With more and more progressive organisations, candidates and unions getting into social media, the concept of etiquette is increasingly important. Most social media networks have unwritten rules of etiquette, particularly the smaller social networks (like new kid on the block Pinterest).
I’ve written before about email etiquette, and how it is important that you treat the recipients of your emails (or tweets, or Facebook messages, etc) with respect.
With more and more people using social media to provide feedback, make a complaint or follow up on an inquiry, guidelines for social media etiquette are increasingly relevant. It’s also worth noting that “social media” encompasses the big two — Facebook and Twitter — but also includes traditional blogs and email as well. The essence of “Web 2.0” is interactivity and having a dialogue.
Over at Knowledge Wharton, there’s a useful list of three things that organisations can do to “master” social media etiquette:
Saying ‘thank you’: Staff from online eyeglasses retailer Warby Parker send thank you notes to bloggers who write about the company, said Tim Riley, director of online experience for the firm. “It doesn’t matter if they have one or one million followers. We try to treat each blogger exactly the same,” he noted. “That helps us establish a relationship from the start. Hopefully people will then be more inclined to write about us on an ongoing basis.”
Getting personal: Panel moderator Kartik Hosanagar, a Wharton operations and information management professor, told a story about the personalized service that Zappos offered a customer who was going through a rough patch. A member of Zappos’ social media team read a blog post in which a consumer wrote about the recent death of her mother and mentioned that she didn’t have time to return a pair of shoes to the retailer. “Zappos had a truck sent to her place to pick up the shoes,” Hosanagar said. In addition, the company sent the woman a bouquet of flowers. “Customer interaction with retailers is ultimately transactional on the one hand, but with social media,you can create a one-on-one relationship.” Hosanagar noted, however, that the situation can also become challenging for retailers because they must extend the intimate relationship offline, when shoppers come to their bricks-and-mortar locations.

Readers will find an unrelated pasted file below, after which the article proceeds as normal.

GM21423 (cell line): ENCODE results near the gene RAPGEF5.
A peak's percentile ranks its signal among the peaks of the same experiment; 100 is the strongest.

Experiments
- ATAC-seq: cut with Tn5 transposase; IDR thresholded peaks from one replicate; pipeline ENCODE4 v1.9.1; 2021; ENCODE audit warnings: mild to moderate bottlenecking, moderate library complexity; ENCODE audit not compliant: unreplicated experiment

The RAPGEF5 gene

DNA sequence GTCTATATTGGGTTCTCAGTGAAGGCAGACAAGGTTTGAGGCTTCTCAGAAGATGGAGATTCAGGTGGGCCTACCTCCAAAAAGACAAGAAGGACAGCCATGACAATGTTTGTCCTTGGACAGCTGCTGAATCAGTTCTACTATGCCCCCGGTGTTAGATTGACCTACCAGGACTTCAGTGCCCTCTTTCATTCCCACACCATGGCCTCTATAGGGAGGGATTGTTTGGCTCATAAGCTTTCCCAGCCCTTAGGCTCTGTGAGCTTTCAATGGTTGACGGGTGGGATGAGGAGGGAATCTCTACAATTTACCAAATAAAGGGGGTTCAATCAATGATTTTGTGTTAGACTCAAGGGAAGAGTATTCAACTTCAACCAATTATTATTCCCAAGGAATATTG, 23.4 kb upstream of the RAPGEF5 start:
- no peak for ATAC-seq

Targeted training: Dennis McEniry, president of Estee Lauder’s online business, said that the company provides targeted training and advice for employees interacting with consumers via social media. “Rather than trying to train our customer service people to speak online, we took makeup artists and beauty advisors and taught them” to give followers on Twitter, for example, suggestions and tips for using various products, McEniry said. The second group of people who speak online on behalf of Estee Lauder includes community managers who are in charge of social media for particular brands. “The third group is general employees. While we encourage them to speak on behalf of the brand they work for, we train them about what to say and what not to say,” and other do’s and don’ts during a two-day course, he adds. “We are more worried about what they say, or how they say it, than their active participation [in social media.] We also have a rule that any employees using these tools have to reveal that they work for a particular brand.”
These are all good pieces of advice, and although they are principally focused on the private sector and small business, there are many parallels to progressive organisations, non-profits, political candidates and unions.
For example, you should acknowledge donors and members (or delegates) who contribute significantly to your cause. With more and more journalists and amateur journalists using social media or blogging, a thank-you when your story is picked up can contribute to your good relationship.
All of your communications, whether to union members, or constituents (for politicians) should be personalised — and your organisation should have a member database (customer relationship management, CRM tool) that allows you to make notes on important milestones or events (birthdays, existence of children, and so on) so you can be aware and sensitive to personal circumstances.
Finally, the training advice is essential — you should train your front-line people — organisers, campaigners, service officers — in how to use social media effectively.